Brexit and the impact on Family Law
With just over a week since the United Kingdom left the European Union, Emma Piff, Head of the Family Law team at Lawson-West Solicitors, looks at the impact this is expected to have on Family Law.
Currently, the impact is relatively low with no be changes coming into effect until the end of 2020. With this in mind here is a summary of the current state of play:
All EU laws which presently apply continue to apply
The UK continues to be bound by European Court, CJEU, case law and applications can continue to be made to that court
Recognition, reciprocity and mutual enforcement of family court orders and arrangements continue between the UK and the 27 EU member states
The UK still cannot enter into any international treaties and conventions without reference to the EU (unless only taking effect from 2021 onwards)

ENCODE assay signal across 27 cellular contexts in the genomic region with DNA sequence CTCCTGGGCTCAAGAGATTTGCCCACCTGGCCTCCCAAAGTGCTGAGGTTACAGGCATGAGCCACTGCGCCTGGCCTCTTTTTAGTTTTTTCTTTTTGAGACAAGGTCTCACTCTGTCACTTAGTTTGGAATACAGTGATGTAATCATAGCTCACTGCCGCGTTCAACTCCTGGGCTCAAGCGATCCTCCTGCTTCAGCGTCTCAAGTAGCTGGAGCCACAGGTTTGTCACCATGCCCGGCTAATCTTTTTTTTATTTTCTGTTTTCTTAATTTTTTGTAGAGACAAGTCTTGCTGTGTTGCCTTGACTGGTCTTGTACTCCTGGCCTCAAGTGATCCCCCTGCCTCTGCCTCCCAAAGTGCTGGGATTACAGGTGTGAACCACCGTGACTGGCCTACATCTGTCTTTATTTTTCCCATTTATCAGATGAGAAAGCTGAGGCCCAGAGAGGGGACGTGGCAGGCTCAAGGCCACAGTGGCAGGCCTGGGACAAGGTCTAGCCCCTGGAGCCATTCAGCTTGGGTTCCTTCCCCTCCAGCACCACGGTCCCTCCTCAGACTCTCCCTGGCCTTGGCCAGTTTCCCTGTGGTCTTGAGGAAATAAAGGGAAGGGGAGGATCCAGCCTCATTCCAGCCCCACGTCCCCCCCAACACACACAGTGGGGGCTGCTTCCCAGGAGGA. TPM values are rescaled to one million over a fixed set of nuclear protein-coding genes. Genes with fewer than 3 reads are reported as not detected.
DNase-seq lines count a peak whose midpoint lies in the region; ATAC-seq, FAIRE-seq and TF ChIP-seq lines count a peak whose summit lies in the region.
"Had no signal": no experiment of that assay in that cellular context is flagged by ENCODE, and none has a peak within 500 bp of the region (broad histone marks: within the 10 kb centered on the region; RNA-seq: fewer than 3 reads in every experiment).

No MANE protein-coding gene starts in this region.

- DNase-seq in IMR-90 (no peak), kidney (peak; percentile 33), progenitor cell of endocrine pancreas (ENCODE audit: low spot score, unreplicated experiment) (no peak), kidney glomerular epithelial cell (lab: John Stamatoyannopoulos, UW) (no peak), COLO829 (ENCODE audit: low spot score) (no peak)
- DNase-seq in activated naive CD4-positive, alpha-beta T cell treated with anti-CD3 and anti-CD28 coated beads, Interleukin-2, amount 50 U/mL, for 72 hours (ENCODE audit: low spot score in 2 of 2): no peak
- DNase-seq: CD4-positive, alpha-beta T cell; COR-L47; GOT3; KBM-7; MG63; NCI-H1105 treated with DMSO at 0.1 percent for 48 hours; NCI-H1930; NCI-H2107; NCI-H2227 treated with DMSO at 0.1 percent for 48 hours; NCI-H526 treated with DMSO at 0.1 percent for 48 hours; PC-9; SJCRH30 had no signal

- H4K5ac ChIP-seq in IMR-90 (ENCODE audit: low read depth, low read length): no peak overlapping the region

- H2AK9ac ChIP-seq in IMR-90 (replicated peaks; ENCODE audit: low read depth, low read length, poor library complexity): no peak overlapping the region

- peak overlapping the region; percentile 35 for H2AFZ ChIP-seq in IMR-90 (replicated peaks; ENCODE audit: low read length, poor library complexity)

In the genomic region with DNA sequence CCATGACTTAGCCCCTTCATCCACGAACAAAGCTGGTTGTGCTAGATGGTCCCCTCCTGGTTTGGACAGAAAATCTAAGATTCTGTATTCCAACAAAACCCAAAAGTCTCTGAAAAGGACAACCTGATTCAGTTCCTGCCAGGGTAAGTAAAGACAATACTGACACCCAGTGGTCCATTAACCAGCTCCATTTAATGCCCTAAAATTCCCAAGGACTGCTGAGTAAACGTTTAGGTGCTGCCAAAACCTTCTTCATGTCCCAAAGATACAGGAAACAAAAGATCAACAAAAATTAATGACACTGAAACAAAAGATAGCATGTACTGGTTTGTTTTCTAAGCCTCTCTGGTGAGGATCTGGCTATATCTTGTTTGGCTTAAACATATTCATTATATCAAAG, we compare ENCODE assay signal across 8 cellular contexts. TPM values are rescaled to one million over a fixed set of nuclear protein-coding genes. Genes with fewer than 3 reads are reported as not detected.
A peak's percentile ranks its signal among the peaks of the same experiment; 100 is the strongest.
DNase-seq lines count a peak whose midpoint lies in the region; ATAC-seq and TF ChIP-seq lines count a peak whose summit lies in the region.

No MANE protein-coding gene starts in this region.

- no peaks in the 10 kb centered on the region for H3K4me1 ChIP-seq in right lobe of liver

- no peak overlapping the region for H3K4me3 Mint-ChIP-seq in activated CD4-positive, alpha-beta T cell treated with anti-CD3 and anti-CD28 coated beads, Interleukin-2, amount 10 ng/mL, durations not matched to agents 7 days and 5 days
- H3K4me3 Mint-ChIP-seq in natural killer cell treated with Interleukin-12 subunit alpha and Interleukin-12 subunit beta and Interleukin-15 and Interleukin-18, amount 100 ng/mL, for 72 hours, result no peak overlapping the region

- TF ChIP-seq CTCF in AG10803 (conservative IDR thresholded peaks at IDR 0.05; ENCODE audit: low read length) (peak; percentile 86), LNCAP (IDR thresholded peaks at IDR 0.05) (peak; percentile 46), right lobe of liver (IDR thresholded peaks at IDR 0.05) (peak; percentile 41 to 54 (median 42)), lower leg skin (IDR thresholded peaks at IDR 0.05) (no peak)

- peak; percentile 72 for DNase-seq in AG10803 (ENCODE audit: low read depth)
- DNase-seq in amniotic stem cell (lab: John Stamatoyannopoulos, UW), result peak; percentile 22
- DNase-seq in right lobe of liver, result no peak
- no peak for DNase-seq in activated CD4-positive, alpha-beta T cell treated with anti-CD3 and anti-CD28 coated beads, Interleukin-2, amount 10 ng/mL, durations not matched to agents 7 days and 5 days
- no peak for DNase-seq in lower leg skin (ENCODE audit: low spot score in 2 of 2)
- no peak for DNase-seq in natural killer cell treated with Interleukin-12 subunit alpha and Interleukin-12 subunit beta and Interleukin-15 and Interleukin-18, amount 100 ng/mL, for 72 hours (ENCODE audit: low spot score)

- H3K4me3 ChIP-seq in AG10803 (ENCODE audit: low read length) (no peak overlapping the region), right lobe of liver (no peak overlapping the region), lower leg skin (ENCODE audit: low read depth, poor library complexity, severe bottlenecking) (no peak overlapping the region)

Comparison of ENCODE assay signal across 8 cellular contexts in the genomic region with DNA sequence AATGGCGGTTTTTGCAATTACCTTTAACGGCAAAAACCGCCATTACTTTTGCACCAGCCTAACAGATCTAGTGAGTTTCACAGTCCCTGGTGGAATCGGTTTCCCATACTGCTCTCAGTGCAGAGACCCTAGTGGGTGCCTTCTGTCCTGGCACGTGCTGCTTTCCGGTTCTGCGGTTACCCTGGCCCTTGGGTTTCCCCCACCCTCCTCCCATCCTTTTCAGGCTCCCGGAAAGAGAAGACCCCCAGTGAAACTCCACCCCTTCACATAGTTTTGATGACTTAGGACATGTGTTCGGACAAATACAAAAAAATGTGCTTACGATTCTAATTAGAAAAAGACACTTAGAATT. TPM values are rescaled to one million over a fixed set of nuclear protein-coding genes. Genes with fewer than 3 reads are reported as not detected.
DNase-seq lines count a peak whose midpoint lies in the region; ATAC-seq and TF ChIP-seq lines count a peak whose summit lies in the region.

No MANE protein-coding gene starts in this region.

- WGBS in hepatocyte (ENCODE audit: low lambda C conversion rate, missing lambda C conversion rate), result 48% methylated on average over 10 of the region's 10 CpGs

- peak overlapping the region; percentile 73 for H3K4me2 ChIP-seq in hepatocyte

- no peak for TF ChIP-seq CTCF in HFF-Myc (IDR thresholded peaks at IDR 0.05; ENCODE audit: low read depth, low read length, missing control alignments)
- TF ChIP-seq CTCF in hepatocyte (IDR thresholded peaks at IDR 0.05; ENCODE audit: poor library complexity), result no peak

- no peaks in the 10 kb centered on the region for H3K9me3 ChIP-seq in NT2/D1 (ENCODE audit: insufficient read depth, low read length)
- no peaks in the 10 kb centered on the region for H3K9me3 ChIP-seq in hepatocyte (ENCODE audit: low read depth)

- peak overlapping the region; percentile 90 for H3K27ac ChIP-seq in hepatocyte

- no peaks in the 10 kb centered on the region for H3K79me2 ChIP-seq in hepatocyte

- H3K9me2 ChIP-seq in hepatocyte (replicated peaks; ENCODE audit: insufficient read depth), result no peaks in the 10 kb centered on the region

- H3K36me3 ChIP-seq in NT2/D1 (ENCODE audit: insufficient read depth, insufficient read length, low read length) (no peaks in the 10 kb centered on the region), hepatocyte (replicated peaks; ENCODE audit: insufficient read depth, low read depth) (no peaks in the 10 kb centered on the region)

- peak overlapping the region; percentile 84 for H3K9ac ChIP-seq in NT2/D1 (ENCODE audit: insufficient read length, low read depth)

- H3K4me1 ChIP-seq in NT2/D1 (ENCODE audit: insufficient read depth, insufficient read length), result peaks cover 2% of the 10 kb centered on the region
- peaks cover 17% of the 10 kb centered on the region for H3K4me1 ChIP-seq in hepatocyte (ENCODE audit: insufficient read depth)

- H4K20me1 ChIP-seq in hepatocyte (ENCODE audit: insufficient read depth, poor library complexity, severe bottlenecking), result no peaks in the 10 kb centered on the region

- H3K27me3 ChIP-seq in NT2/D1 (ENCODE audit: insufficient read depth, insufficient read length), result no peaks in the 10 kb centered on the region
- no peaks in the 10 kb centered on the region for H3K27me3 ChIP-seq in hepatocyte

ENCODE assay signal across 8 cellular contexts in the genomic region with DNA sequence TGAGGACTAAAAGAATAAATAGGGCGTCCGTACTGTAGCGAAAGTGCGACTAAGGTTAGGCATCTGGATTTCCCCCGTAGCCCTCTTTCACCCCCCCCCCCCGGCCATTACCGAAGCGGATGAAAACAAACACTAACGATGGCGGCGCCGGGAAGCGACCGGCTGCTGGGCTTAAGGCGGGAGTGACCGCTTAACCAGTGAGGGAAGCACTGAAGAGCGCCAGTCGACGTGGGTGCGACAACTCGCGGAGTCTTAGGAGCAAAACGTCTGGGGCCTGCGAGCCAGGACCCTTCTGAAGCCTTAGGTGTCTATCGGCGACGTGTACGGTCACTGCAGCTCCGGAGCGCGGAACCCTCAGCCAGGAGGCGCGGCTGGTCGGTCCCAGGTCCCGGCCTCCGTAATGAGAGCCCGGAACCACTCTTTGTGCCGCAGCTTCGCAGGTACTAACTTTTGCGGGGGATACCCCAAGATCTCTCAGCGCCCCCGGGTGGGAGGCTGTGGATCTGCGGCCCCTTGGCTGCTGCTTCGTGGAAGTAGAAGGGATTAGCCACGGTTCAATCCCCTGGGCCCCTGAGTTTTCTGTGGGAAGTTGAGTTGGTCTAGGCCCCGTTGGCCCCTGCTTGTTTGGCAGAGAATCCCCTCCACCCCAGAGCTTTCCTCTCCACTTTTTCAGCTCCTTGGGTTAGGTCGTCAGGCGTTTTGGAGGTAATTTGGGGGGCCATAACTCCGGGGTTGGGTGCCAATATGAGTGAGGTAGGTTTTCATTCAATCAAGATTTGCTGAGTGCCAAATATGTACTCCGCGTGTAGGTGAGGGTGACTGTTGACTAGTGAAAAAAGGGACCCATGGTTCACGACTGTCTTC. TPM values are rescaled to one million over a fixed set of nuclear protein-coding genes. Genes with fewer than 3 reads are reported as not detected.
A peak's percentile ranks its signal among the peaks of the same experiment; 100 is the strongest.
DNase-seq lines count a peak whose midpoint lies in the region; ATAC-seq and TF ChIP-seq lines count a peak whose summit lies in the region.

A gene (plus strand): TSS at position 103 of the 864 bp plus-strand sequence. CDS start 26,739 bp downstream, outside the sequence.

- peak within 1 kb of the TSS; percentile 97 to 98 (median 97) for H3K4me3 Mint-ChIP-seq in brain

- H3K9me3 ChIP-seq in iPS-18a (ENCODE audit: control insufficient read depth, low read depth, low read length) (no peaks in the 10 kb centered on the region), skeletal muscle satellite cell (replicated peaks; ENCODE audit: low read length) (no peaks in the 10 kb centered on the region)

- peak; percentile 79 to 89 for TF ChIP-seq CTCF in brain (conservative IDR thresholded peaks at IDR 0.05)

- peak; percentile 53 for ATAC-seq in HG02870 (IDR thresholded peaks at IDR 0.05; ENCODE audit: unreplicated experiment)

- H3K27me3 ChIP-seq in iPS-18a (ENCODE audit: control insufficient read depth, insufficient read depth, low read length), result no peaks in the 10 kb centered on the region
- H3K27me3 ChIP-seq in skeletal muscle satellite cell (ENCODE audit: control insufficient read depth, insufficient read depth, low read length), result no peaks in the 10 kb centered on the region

The UK remains a member of the 1970, 1980, 1996, 2005 and 2007 Hague Conventions, either in our own right or as an EU member.
The UK continues to use the EU Service and Taking of Evidence Regulations alongside the Hague equivalents
What can we expect to happen after 31 December 2020 for family law?
There is discussion within the EU about whether or not the UK will enter an arrangement that means we will remain subject to European law; this is highly uncertain at the moment and something to watch out for updates on.
Family lawyers however need certainty and clarity to provide their clients with. The Ministry of Justice acknowledges this, and it is expected that by the end of summer 2020 we should have a better idea about what our position will be after 31 December 2020. It will still be subject to UK and EU Parliamentary approval, but at least we will have notice and time to be able to clearly advise client’s going forward.
There appears to be no need for family lawyers and clients with international family law matters to worry. As for clients that are dealing with family matters with no international links, it is business as usual.View all